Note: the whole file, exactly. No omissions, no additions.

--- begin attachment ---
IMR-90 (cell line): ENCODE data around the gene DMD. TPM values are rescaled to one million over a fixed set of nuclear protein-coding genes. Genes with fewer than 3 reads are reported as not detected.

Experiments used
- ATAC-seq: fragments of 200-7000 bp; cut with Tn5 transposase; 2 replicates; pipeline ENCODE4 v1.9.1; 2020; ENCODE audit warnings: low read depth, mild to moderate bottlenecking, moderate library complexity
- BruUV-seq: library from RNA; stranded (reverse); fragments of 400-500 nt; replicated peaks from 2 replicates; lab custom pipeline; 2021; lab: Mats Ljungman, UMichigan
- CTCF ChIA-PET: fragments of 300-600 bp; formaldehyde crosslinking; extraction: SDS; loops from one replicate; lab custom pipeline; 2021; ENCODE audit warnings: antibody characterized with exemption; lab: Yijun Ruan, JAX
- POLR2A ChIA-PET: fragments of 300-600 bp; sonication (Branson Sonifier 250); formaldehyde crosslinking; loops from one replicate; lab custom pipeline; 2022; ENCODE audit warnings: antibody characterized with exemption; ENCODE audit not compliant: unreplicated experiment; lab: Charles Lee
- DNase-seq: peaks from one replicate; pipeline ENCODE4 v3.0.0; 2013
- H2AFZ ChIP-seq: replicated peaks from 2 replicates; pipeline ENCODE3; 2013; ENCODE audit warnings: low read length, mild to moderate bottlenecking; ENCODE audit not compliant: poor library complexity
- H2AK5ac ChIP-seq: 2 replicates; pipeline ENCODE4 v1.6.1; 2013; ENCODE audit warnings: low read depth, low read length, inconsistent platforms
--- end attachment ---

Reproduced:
IMR-90 (cell line): ENCODE data around the gene DMD. TPM values are rescaled to one million over a fixed set of nuclear protein-coding genes. Genes with fewer than 3 reads are reported as not detected.

Experiments used
- ATAC-seq: fragments of 200-7000 bp; cut with Tn5 transposase; 2 replicates; pipeline ENCODE4 v1.9.1; 2020; ENCODE audit warnings: low read depth, mild to moderate bottlenecking, moderate library complexity
- BruUV-seq: library from RNA; stranded (reverse); fragments of 400-500 nt; replicated peaks from 2 replicates; lab custom pipeline; 2021; lab: Mats Ljungman, UMichigan
- CTCF ChIA-PET: fragments of 300-600 bp; formaldehyde crosslinking; extraction: SDS; loops from one replicate; lab custom pipeline; 2021; ENCODE audit warnings: antibody characterized with exemption; lab: Yijun Ruan, JAX
- POLR2A ChIA-PET: fragments of 300-600 bp; sonication (Branson Sonifier 250); formaldehyde crosslinking; loops from one replicate; lab custom pipeline; 2022; ENCODE audit warnings: antibody characterized with exemption; ENCODE audit not compliant: unreplicated experiment; lab: Charles Lee
- DNase-seq: peaks from one replicate; pipeline ENCODE4 v3.0.0; 2013
- H2AFZ ChIP-seq: replicated peaks from 2 replicates; pipeline ENCODE3; 2013; ENCODE audit warnings: low read length, mild to moderate bottlenecking; ENCODE audit not compliant: poor library complexity
- H2AK5ac ChIP-seq: 2 replicates; pipeline ENCODE4 v1.6.1; 2013; ENCODE audit warnings: low read depth, low read length, inconsistent platforms